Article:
On Super Bowl Sunday, Tom Brady marched the New England Patriots to victory for the team’s sixth championship in 18 years (did you really expect anything different?).
At 41-years-old, Brady is no spring chicken, yet year after the year, the quarterback manages to win under immense pressure, including this year’s 69-yard fourth quarter drive that led to with the game’s only touchdown.
So, how does arguably the greatest NFL player of all time manage to do it? Sure, he has a healthy diet, exercises a ton, and gets proper sleep (he reportedly goes to bed at 9 p.m. and wakes up without an alarm). But he also has a daily regimen of brain exercises to thank.
Here’s how the games are described: “Three balls appear; they start to move around, and then more balls are introduced; you have to point out the original balls. Another game: Twelve birds flash on the screen, one with dark wings, and you have to click on the quadrant of the screen where the dark-winged bird was located when the birds disappear.”
Brain HQ, a company that makes some of the games, told ESPN their exercises were never intended for someone like Brady, but they suddenly got a call from the star quarterback requesting a meeting.
“We improve people who need improvement,” said Henry Mahncke, CEO of Posit Science. “Old people, people who’ve suffered cognitive damage, but not a guy at the top of his game using our exercises to get better.”
During the meeting, Brady was the one to convince the Brain HQ of their product’s potential, not the other way around. “He said, ‘I’m at the point where I want to be the best in every possible way,” Mahncke recalled. “I came across the exercises in Popular Science, and I can already see the difference in my brain function. This kind of brain training is like physical conditioning. It can help anyone.’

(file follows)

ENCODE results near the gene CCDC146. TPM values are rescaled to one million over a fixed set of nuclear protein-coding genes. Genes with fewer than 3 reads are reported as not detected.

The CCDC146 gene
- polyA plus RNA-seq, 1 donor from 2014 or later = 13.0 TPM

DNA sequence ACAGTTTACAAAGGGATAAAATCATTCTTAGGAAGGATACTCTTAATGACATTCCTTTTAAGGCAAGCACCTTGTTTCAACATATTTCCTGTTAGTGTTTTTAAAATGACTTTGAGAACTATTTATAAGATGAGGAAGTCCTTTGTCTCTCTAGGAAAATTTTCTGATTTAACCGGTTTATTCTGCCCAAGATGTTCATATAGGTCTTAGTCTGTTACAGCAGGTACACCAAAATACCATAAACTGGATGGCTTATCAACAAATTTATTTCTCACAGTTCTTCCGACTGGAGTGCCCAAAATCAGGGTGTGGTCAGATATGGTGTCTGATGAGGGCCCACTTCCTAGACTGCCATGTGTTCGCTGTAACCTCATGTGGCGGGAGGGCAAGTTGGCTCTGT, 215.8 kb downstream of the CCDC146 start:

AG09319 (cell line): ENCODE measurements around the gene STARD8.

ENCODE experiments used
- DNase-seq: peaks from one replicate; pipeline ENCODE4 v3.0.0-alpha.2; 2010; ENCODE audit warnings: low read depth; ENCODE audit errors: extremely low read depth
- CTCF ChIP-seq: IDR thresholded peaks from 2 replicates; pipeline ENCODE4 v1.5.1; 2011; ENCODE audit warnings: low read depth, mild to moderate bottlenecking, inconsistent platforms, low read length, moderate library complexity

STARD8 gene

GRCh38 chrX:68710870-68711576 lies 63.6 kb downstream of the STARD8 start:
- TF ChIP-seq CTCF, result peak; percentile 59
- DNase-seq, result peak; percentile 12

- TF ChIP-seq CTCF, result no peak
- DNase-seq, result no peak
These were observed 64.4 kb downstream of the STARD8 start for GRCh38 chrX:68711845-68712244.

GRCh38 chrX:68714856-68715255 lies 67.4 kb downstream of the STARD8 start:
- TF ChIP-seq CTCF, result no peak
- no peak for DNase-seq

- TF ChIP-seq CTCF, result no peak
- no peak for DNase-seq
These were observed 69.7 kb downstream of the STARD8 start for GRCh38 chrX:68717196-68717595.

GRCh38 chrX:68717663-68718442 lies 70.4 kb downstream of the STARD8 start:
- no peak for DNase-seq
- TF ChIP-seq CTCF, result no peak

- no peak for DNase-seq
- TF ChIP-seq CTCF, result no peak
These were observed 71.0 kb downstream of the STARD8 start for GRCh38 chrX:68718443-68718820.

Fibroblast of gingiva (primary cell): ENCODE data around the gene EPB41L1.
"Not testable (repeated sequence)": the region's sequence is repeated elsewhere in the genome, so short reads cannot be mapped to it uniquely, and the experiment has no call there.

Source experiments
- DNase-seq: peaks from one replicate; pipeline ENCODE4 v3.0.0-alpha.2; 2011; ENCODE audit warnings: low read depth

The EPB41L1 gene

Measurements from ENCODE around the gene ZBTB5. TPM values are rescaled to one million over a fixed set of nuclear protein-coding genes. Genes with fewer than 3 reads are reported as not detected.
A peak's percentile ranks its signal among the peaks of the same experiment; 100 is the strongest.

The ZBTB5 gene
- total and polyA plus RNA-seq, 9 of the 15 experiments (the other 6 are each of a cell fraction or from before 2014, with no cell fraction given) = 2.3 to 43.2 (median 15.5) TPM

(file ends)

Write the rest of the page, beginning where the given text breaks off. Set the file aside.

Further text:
Mahncke added: “If you have bad cognitive function, we can help you. But Tom was using the same exercises that people in much worse condition use. We didn’t have to change the science at all. He was just using them at a totally different level.”
While some studies suggest brain games might not be all they’re cracked up to be, other successfull people – Warren Buffett, Bill Gates, Mark Zuckerberg, and Elon Musk – also play cards or video games to improve their focus, CNBC reports. There’s also plenty of data to back up meditation as a way to improve brain function.
For Brady the proof is in the pudding, not only for improving his Super Bowl-winning play, but also for fending off career-ending head injuries.
“The body is a whole system and that includes the brain,” Brady said in a 2014 Sports Illustrated profile. “I’m lucky I haven’t had many concussions – maybe one I can remember. I’m training for if that happens. I’m building resiliency and staying sharp. I feel like that’s really where my edge is.”